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Environmental lawyer Sally Gepp filed the statement of claim to the High Court in Dunedin yesterday on behalf of the organisation.
The action relates to the granting of a land use consent in March to NZSki Ltd to extend its learners slope at the Remarkables skifield.
Internal regional council reports said this work would destroy the 100sq m of wetland, which was protected in the council’s water plan.
NZSki has rejected this, saying the wetland was only modified.
Forest & Bird Otago and Southland central regional manager Sue Maturin said it decided to take legal action because the council granted a non-notified consent that resulted in the "complete destruction of a regionally significant wetland".
"We don’t want that to happen to any more wetlands.
"We’re worried about the council’s robustness in protecting wetlands from destruction in the future."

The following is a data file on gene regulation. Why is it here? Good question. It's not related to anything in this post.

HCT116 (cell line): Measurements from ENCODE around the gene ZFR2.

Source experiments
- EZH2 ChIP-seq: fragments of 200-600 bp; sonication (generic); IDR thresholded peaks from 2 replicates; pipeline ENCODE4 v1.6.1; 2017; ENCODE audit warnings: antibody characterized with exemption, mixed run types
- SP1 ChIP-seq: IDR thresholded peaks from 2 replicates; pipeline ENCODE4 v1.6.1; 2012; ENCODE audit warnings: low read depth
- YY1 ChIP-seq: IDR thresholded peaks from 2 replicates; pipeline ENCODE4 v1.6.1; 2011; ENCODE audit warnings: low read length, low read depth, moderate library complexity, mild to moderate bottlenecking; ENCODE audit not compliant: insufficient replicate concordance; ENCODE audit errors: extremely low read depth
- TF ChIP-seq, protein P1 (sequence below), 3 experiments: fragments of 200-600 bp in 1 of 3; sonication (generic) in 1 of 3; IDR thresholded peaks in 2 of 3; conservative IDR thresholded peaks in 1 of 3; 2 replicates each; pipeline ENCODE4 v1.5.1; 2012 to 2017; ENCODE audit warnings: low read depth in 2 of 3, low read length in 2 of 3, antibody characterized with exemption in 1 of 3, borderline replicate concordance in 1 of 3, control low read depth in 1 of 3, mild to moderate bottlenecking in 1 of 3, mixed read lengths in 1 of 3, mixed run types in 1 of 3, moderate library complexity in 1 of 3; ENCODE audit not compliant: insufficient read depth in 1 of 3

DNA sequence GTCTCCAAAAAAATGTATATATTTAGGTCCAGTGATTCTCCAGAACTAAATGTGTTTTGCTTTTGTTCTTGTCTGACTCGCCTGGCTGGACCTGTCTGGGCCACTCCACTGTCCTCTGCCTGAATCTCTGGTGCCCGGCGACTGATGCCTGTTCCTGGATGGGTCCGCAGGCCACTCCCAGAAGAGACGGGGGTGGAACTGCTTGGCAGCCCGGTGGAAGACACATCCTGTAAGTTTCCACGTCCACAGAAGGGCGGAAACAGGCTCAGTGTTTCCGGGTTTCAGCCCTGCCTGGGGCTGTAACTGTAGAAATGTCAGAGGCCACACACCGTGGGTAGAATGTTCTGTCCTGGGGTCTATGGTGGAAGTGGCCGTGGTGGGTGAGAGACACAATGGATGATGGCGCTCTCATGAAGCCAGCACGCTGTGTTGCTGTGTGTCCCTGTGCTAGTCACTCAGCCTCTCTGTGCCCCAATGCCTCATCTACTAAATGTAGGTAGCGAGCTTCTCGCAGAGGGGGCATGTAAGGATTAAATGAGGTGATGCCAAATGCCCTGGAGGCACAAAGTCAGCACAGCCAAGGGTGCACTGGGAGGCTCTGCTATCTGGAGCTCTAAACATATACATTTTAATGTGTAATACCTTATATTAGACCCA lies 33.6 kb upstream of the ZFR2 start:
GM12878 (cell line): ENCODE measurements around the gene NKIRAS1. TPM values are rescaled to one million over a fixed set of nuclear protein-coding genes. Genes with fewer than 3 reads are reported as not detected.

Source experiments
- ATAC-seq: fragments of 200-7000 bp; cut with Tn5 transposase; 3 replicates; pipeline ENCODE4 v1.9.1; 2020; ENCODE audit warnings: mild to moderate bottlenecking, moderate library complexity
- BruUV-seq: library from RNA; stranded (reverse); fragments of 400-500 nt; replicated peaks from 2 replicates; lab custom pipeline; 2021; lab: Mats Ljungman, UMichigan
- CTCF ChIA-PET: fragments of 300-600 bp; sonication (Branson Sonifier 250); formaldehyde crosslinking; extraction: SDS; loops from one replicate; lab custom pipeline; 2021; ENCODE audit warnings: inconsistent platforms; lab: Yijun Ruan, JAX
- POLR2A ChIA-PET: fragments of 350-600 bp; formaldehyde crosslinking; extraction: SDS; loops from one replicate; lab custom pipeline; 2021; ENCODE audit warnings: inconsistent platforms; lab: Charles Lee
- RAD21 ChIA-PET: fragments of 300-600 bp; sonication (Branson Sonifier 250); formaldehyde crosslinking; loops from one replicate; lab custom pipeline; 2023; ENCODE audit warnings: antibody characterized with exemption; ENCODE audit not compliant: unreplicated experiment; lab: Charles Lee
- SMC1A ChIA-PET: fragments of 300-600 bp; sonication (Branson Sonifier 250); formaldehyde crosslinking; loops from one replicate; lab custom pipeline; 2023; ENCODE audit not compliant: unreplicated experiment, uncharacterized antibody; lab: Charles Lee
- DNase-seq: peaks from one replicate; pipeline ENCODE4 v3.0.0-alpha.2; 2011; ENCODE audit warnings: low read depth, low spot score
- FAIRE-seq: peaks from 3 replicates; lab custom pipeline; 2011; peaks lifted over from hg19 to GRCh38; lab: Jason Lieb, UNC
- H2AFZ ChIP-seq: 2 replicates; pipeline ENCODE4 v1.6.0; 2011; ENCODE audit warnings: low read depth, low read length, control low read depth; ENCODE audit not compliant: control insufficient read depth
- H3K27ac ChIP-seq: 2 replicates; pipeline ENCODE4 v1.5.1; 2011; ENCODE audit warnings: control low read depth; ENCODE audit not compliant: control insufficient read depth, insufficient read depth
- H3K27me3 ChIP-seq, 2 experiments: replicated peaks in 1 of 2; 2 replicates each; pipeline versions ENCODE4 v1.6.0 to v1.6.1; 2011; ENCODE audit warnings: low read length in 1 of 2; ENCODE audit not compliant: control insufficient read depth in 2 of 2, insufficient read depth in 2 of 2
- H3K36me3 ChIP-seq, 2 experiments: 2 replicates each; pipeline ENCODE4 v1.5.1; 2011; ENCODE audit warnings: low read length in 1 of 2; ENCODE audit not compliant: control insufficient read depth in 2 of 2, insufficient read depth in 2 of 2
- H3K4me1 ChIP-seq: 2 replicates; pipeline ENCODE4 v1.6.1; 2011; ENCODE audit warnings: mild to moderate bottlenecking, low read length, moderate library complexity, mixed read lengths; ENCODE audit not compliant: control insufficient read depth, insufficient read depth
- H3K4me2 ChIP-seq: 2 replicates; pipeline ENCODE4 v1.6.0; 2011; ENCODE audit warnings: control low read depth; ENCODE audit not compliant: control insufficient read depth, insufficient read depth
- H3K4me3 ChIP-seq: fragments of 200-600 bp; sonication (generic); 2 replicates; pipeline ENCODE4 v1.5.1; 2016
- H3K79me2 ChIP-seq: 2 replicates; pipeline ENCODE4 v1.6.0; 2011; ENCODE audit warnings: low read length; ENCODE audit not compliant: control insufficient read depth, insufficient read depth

The wetland could not now be reinstated, she said.
"We just want to make certain that the council is interpreting its plans the way it’s meant to be and is upholding the rule of law."
In the statement of claim Forest & Bird says the council failed to properly consider the Resource Management Act (RMA) when granting the consent.
This included the council disregarding "effects on conservation values" because it had consent from the Department of Conservation and not properly considering a science report it commissioned.
The council "erred in law" by not properly considering its own water plan, Forest & Bird argued.
It also did not make reference to relevant sections of the RMA around wetlands and made an "irrelevant" consideration around the permissive nature of the ski zone in the Queenstown Lakes district plan, the statement of claim said.
Forest & Bird argued the project did not remediate or mitigate the "loss of the wetland".
The project involved NZSki extending the existing learners slope of the skifield, including the construction of two surface escalators, as well as track access to Shadow Basin.
The consent was not notified, despite a report by the council’s resource science unit saying it should be.
Several council planners did not agree with the decision.
Council chief executive Sarah Gardner personally signed it off.
Ms Gardner and NZSki chief executive Paul Anderson both declined to comment yesterday, as the matter was before the court.